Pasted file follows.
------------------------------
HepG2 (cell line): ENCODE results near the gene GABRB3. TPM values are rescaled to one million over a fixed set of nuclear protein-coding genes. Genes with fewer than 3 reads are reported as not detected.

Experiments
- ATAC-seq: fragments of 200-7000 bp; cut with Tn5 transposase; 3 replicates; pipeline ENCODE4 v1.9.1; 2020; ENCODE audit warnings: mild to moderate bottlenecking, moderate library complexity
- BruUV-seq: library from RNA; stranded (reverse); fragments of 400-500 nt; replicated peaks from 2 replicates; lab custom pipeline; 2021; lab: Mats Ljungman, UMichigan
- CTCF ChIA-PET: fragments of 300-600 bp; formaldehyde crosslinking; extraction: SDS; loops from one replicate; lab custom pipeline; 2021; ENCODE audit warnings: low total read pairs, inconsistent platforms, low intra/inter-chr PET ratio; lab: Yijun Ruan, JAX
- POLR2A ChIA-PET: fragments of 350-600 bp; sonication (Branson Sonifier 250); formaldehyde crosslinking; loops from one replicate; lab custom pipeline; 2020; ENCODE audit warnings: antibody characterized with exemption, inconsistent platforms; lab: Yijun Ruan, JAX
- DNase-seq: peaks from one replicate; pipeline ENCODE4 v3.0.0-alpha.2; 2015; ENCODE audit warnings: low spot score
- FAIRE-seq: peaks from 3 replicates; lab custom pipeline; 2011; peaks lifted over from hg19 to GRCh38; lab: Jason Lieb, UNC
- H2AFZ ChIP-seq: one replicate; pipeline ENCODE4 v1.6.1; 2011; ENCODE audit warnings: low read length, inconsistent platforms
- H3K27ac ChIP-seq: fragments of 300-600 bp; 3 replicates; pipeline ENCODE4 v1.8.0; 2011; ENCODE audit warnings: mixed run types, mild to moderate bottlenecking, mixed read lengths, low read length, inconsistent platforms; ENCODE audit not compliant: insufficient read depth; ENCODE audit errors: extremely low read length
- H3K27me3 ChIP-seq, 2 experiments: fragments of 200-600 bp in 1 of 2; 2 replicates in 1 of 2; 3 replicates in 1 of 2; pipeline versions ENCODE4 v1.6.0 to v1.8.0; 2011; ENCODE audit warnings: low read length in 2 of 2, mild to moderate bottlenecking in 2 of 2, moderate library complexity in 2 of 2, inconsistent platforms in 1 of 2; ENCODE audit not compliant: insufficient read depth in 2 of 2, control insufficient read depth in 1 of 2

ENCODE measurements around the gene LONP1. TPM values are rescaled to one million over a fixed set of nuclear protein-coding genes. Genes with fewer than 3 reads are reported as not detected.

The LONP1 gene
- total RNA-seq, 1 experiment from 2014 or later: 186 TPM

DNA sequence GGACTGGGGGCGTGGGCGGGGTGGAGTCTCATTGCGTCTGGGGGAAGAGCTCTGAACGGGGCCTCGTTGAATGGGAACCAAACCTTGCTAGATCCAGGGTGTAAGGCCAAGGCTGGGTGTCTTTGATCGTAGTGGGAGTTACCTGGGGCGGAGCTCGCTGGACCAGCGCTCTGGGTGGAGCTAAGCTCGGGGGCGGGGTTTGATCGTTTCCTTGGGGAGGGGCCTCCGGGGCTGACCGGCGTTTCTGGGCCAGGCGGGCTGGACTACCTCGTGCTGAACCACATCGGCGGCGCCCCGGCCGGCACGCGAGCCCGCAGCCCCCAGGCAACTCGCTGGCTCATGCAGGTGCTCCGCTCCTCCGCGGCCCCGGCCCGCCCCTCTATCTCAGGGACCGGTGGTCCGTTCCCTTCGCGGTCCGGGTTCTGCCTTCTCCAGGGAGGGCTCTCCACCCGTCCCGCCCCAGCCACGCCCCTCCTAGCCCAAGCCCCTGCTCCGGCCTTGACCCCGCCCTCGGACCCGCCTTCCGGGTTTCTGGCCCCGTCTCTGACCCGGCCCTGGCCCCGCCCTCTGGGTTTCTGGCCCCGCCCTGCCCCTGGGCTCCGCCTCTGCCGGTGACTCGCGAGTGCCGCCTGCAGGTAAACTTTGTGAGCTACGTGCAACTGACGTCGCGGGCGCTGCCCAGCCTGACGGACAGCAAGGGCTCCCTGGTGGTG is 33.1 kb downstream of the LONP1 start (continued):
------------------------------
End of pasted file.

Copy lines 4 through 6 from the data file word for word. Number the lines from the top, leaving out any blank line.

- BruUV-seq: library from RNA; stranded (reverse); fragments of 400-500 nt; replicated peaks from 2 replicates; lab custom pipeline; 2021; lab: Mats Ljungman, UMichigan
- CTCF ChIA-PET: fragments of 300-600 bp; formaldehyde crosslinking; extraction: SDS; loops from one replicate; lab custom pipeline; 2021; ENCODE audit warnings: low total read pairs, inconsistent platforms, low intra/inter-chr PET ratio; lab: Yijun Ruan, JAX
- POLR2A ChIA-PET: fragments of 350-600 bp; sonication (Branson Sonifier 250); formaldehyde crosslinking; loops from one replicate; lab custom pipeline; 2020; ENCODE audit warnings: antibody characterized with exemption, inconsistent platforms; lab: Yijun Ruan, JAX